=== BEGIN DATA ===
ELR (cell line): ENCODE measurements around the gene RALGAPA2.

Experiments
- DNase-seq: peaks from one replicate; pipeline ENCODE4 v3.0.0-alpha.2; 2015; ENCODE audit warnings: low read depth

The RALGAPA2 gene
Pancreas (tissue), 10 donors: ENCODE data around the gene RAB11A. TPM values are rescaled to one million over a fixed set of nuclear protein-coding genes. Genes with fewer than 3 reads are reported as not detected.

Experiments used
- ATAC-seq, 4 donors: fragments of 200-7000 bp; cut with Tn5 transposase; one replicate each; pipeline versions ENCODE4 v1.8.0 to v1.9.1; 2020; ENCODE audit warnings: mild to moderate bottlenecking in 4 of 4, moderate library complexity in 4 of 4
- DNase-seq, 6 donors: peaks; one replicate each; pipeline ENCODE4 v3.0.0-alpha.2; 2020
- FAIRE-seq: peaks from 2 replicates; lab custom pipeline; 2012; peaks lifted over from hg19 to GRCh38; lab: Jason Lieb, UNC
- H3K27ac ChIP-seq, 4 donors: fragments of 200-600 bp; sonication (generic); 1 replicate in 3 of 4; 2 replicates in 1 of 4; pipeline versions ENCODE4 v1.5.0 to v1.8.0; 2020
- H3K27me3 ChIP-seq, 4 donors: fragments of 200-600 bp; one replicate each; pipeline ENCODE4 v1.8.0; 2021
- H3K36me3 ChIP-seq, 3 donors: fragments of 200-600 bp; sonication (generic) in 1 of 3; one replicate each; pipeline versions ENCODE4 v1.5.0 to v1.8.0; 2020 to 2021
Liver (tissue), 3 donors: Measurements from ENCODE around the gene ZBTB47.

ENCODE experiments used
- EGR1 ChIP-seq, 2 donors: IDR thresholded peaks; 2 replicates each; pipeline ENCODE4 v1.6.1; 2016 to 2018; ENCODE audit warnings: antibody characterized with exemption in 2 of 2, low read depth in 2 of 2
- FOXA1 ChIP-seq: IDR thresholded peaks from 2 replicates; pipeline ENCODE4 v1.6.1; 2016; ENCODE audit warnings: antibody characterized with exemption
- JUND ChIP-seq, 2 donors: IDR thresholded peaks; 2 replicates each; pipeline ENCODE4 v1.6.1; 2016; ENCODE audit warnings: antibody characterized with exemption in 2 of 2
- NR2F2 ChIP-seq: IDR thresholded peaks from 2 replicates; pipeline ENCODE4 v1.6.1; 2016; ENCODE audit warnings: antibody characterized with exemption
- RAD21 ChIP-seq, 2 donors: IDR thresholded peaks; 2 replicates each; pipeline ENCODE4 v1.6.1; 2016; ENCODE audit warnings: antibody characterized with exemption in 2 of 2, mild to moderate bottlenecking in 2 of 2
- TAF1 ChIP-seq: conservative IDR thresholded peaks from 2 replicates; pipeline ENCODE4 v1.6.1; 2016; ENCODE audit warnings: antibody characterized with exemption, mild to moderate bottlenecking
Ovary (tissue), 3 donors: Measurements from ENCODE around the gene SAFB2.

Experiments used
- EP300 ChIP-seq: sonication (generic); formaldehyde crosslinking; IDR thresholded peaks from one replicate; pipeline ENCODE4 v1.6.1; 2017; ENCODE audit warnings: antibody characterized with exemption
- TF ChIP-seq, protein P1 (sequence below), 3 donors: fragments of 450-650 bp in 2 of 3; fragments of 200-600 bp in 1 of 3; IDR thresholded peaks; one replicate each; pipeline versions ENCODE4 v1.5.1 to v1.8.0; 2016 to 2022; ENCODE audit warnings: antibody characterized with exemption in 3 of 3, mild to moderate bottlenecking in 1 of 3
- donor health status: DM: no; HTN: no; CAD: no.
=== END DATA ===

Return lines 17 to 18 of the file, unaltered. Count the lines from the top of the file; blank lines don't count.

- JUND ChIP-seq, 2 donors: IDR thresholded peaks; 2 replicates each; pipeline ENCODE4 v1.6.1; 2016; ENCODE audit warnings: antibody characterized with exemption in 2 of 2
- NR2F2 ChIP-seq: IDR thresholded peaks from 2 replicates; pipeline ENCODE4 v1.6.1; 2016; ENCODE audit warnings: antibody characterized with exemption